Just a few sunsets I've gotten over the last year. I really seem to have a hard time figuring out why it is that sometimes I can get a picture of sunsets, the way I see them with my eyes, and other times I cannot.Lane G
Hi Lane, nice pics.You know, one of the trickiest aspects of a sunset is that it's usually a very contrasty situation between the dark foreground and the bright highlights of the clouds and sun. When metering, try and determine what the most important aspect of the pic that you would like to capture. If it's the cloud details and color, meter for a clear part of the sky and bracket around that. If it's a landscape take a meter reading from an area with lighting that is in the middle of the bright and dark and take a few shots on either side of that exposure. You should be able to see results after a while and get the shots you want.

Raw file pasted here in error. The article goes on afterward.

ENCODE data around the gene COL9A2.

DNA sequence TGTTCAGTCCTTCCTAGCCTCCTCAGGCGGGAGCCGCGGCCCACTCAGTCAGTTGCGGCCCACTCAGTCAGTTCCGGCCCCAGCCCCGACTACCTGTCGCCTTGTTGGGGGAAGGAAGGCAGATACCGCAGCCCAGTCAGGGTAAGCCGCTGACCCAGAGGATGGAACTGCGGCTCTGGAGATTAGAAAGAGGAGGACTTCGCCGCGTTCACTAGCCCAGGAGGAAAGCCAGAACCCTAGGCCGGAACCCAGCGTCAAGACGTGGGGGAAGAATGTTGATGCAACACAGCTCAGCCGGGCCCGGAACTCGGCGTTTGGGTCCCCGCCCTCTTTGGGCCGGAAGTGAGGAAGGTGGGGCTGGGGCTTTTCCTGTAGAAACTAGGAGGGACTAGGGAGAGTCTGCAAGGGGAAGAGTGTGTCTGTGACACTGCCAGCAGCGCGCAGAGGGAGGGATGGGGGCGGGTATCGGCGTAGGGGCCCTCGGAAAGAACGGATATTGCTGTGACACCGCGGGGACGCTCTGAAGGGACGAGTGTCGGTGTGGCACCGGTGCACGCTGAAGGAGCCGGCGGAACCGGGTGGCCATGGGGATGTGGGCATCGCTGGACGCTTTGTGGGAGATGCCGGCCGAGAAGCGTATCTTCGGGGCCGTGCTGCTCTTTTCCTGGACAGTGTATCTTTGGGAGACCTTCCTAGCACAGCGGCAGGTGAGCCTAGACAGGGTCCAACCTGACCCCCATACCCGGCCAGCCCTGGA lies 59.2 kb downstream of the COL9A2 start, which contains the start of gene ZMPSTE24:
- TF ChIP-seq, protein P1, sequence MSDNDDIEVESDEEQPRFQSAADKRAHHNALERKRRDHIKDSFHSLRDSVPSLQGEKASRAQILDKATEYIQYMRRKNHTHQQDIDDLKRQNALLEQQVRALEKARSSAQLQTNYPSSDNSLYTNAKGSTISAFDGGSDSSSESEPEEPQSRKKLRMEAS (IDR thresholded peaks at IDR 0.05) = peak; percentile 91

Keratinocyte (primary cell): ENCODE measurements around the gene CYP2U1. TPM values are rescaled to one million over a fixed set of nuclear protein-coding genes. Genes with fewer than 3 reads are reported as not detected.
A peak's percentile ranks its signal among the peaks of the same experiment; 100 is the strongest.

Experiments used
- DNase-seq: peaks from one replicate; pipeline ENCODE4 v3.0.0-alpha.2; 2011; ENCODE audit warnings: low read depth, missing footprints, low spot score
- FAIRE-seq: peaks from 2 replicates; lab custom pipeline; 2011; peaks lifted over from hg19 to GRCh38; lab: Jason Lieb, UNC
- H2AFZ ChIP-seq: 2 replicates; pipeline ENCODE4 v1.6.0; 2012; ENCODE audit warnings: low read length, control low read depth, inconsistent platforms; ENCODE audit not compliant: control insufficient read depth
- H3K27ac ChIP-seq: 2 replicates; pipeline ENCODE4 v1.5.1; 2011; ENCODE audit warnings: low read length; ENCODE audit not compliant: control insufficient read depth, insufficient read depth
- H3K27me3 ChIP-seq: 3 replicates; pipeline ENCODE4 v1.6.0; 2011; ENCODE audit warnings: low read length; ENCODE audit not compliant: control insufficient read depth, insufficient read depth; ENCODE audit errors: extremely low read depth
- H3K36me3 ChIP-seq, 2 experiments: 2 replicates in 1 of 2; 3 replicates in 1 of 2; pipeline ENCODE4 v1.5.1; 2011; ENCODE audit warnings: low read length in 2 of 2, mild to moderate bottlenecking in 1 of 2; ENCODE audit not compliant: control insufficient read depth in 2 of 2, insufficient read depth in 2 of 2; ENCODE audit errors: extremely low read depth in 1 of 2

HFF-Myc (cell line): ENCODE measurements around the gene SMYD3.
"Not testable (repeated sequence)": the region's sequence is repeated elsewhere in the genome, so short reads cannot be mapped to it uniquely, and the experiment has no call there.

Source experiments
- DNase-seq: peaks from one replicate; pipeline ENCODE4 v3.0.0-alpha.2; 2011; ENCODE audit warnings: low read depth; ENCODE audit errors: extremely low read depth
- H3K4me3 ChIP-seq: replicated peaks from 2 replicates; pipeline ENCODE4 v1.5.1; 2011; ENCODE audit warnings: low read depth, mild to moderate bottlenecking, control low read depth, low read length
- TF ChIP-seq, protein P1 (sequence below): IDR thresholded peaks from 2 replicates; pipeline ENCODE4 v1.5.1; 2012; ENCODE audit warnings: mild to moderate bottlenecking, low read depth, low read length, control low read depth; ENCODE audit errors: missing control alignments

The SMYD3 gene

Thanks! Just the sort of help I am looking for.
Lane,Brad hit it on the nose. Sunsets are difficult because of the disparity in light in the sky vs. the land visible in the scene. Bracketing is invaluable. What kind of camera do you use? If you don't have manual settings, quite often you can 'lock in' an aperture setting by pointing the camera to different areas with varying light until the levels are right, then press down the shutter button half way and hold it...then point your camera to where you want to take your picture and snap off the shot. This likely sounds confusing, but it's effectively focusing the camera on an area with the proper light balance for how you want your final shot to look, capturing that light value, then redirecting your camera to your subject and taking the picture (caution on focal length/depth of field). It might take a little practice, and your camera might not have this capability, but it can be a great workaround for those using cameras with fewer manual options. Hope this helps as well.CR